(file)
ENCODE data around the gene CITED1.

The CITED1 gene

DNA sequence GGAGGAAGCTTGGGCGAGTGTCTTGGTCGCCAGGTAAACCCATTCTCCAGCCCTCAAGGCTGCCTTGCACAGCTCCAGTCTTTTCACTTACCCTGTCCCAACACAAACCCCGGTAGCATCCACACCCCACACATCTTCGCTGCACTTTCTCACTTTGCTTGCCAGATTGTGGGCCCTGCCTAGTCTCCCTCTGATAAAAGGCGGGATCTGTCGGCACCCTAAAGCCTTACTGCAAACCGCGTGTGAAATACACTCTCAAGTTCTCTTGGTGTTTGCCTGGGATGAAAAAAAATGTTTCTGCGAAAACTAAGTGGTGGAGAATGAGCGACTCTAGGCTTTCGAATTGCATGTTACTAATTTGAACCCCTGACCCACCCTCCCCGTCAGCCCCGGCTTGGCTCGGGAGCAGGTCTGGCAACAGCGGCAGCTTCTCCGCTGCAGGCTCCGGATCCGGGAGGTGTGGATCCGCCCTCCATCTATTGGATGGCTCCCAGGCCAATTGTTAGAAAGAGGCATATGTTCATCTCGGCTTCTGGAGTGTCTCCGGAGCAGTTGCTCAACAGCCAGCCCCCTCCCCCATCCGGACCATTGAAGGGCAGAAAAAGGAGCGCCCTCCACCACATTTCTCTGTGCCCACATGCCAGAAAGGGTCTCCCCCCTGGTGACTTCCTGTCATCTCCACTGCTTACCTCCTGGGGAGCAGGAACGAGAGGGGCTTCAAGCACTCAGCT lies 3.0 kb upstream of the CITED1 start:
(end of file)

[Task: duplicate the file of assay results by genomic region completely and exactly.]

ENCODE data around the gene CITED1.

The CITED1 gene

DNA sequence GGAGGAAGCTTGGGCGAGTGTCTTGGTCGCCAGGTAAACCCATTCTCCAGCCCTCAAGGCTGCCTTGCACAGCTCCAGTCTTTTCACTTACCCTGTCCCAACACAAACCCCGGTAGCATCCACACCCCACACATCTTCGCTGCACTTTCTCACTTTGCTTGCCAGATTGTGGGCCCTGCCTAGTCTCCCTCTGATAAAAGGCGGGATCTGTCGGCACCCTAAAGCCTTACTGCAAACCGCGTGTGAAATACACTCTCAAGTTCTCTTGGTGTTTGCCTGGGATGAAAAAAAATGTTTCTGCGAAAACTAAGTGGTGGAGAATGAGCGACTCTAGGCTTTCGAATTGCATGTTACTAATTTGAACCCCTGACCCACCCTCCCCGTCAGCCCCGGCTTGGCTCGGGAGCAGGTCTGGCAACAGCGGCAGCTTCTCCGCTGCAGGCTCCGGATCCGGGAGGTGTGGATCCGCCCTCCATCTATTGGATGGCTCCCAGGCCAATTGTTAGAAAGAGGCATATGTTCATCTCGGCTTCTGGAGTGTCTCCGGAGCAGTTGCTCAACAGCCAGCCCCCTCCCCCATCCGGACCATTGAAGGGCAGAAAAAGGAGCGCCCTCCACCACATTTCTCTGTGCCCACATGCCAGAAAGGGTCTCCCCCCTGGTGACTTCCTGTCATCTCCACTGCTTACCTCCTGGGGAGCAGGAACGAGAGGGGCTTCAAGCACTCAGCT lies 3.0 kb upstream of the CITED1 start: